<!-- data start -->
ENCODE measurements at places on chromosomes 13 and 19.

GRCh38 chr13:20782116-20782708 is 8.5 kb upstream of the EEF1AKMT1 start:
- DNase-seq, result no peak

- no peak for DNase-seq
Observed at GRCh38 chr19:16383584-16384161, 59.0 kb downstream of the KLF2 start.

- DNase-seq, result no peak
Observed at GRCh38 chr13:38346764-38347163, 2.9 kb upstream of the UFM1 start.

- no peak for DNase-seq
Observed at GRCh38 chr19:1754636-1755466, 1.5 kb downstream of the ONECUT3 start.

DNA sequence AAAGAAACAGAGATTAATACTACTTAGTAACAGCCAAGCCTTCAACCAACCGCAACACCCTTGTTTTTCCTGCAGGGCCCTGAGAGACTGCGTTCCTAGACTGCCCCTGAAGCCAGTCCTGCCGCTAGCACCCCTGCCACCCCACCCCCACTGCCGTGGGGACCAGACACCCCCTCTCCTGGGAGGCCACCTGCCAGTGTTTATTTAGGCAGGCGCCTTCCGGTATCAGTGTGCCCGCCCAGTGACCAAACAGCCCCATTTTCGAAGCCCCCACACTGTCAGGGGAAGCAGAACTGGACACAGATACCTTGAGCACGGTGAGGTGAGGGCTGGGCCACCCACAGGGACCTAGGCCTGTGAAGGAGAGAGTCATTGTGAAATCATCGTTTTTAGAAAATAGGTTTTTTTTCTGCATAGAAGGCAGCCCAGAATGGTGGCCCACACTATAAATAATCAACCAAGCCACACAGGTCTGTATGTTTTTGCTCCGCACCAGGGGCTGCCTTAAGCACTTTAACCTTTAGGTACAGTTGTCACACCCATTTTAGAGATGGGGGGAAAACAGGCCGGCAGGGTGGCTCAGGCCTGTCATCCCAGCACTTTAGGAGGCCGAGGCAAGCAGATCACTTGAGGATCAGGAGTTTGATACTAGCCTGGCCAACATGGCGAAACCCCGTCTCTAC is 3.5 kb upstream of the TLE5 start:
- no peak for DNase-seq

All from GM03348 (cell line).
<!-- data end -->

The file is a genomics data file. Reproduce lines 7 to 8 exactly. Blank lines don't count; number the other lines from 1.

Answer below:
Observed at GRCh38 chr13:38346764-38347163, 2.9 kb upstream of the UFM1 start.

- no peak for DNase-seq